The Outlooks have come to serve a range of highly beneficial purposes for different audiences and are a critical component in raising community awareness about the coming fire seasons around the country. They also provide a great opportunity for agencies to speak directly about any preparations underway to mitigate the impacts of the upcoming fire season, and aligns these preparations with the most up-to-date weather and climate science directly from the Bureau.

Governments and fire authorities use the Outlook for strategic decisions, resource allocation, prescribed fire management and planning purposes in the lead-up to their bushfire seasons, including refining their public messages that communicate bushfire risk and highlight areas with the highest potential for fire. The ways that agencies and governments make use of the Outlooks for planning varies. Emergency Management Australia uses the Outlook to advise the Federal Government and relevant departments. It is regularly tabled in state parliaments as a demonstration of the state’s preparedness. Agencies commonly use each Outlook to justify significant investment in resources, such as additional firefighters, vehicles and aircraft. Another key use is to increase community preparedness campaigns in areas of high likelihood of fire.

The Outlook is now also widely distributed among related organisations and community groups for local use. Australian Red Cross uses the Outlook to produce hazard and vulnerability data maps for its emergency service managers around Australia, as part of its seasonal preparedness planning, so that resources can be shifted to areas with higher fire potential. ABC Emergency uses the Outlook to schedule training sessions for its journalists working in potentially hazardous areas around the country, based on the priorities highlighted by the Outlook. Many private companies and government agencies use it as a way of understanding their need for preparedness for the coming season.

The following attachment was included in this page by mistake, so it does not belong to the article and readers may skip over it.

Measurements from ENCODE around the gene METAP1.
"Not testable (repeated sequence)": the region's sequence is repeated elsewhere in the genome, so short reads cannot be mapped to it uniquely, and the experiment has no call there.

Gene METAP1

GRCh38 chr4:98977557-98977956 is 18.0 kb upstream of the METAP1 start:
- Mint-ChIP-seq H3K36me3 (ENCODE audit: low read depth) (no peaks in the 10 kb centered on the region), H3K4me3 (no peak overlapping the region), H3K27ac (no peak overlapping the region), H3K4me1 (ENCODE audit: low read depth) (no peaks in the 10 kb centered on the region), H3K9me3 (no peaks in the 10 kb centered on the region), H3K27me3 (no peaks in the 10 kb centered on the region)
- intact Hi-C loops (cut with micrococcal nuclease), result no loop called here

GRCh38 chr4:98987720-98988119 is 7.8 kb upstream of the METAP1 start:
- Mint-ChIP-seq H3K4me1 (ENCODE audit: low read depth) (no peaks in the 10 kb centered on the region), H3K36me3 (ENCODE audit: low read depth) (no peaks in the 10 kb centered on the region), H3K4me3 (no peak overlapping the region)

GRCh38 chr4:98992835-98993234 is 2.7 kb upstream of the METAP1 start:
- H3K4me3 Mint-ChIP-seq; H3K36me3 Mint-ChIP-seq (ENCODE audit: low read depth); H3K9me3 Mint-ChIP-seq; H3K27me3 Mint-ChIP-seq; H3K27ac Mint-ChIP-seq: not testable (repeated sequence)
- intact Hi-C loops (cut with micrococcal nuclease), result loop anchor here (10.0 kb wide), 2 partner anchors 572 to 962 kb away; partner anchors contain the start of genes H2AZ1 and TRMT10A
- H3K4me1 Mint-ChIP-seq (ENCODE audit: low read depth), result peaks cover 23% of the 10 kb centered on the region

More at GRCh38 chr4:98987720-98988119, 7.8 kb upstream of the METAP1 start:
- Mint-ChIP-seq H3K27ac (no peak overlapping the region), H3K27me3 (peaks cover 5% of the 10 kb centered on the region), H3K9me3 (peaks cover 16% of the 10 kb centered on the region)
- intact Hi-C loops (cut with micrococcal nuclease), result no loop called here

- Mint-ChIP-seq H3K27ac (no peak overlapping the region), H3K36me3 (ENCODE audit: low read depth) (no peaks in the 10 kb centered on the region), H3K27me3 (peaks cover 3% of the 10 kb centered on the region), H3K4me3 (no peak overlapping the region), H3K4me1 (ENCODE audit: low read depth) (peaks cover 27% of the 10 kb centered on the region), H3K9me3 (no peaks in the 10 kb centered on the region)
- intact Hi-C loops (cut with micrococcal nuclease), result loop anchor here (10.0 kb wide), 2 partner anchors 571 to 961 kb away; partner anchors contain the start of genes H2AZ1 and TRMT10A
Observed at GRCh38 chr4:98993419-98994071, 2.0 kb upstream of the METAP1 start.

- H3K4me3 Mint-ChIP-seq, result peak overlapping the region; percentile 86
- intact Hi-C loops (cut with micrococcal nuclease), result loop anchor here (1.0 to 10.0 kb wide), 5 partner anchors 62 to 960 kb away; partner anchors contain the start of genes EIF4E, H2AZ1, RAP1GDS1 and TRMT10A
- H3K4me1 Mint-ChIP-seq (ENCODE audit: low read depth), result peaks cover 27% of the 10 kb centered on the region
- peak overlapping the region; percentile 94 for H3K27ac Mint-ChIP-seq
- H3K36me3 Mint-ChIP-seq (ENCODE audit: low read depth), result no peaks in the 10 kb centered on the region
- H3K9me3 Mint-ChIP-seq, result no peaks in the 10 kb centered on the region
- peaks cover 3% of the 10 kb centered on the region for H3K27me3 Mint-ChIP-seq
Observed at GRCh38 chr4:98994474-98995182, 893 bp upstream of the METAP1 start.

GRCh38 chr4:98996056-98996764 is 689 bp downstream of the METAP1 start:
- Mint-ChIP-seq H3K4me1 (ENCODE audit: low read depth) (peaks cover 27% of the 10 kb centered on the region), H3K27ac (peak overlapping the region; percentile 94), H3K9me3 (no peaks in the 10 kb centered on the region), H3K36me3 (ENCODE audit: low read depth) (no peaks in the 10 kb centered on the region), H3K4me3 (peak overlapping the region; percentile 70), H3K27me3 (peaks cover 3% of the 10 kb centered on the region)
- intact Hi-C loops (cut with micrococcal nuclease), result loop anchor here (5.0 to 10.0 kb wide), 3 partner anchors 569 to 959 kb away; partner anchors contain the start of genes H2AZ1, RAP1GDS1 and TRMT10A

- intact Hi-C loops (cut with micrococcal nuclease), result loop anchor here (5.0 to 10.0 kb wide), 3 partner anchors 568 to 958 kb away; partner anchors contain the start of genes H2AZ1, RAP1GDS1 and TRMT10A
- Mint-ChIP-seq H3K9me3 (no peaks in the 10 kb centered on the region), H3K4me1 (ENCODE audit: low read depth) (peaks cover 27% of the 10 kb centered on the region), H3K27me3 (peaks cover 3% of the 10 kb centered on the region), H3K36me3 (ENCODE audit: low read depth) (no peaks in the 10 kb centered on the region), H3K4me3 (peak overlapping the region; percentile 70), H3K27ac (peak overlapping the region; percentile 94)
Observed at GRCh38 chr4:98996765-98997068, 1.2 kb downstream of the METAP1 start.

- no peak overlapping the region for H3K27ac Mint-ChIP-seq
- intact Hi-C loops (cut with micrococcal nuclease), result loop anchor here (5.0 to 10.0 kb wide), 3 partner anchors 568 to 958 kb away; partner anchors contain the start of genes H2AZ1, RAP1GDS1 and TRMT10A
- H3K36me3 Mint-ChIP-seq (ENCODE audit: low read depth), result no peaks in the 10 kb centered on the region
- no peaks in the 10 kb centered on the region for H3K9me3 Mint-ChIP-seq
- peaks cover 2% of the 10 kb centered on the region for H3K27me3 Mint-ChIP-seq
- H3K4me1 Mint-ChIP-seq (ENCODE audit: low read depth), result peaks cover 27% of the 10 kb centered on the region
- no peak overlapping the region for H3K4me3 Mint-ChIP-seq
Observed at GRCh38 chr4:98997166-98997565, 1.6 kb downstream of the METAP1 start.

With the exception of 2020 and 2021 due to COVID-19 interruptions, the CRC has launched an Outlook at well-attended and widely broadcast annual media events at the annual conference, with all of Australia’s fire commissioners and chief officers in speaking. These events have become part of the Outlook’s public release, providing a timely opportunity to reach the community and other stakeholders with the key information provided within each Outlook. In recent years, as a testament to the growing industry reliance on the Outlook, the launch has been livestreamed on ABC, SkyNews and other media channels, and followed up with extensive media coverage across print, radio, television and online, making it one of the CRC’s most popular products. Watch the media conferences for 2018 and 2019’s launch.

Over the years, the Outlook has adapted and developed as needed and as the science improved. With the move from a research output into an operational product, it will continue to do so under the stewardship of AFAC.

All the Outlooks are available on the two CRC websites, at www.bushfirecrc.com/firenotes and www.bnhcrc.com.au/hazardnotes.